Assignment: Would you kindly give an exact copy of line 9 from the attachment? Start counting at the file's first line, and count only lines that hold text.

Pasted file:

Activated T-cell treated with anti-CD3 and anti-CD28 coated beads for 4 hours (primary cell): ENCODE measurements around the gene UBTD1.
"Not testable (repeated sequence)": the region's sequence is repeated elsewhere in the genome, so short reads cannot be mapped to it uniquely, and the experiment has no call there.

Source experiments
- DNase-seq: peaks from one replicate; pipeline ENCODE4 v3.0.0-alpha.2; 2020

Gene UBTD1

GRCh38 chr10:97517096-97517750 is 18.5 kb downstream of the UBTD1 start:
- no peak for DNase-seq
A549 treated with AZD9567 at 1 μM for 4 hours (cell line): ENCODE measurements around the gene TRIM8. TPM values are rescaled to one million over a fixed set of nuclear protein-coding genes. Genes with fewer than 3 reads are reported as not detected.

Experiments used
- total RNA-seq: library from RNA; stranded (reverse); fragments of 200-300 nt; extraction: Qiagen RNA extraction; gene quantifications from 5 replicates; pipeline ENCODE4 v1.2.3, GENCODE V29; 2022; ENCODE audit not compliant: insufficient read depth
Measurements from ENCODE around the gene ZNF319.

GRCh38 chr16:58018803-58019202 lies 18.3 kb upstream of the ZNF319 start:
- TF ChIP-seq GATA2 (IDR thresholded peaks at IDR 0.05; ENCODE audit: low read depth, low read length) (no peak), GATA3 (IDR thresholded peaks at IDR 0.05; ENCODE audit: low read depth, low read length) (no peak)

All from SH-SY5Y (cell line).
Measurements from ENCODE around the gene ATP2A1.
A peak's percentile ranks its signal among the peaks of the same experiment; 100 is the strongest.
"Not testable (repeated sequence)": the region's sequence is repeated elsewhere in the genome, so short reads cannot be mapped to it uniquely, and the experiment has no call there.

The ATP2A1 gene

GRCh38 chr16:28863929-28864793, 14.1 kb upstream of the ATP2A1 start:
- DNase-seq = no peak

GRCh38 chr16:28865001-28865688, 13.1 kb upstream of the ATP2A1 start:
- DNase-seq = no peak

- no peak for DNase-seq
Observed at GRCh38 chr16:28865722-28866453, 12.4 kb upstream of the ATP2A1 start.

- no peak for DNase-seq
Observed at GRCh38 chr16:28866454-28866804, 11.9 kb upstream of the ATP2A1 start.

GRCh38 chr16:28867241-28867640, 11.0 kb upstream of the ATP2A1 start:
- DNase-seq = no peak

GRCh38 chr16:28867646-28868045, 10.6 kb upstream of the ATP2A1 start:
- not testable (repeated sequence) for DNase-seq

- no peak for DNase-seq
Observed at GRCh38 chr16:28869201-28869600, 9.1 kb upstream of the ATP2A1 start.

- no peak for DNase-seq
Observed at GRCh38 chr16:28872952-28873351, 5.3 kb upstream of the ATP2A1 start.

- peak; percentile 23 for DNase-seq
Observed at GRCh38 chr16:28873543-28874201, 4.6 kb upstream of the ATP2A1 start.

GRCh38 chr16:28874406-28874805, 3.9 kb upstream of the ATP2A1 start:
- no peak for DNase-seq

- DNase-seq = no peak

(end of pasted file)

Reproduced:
Experiments used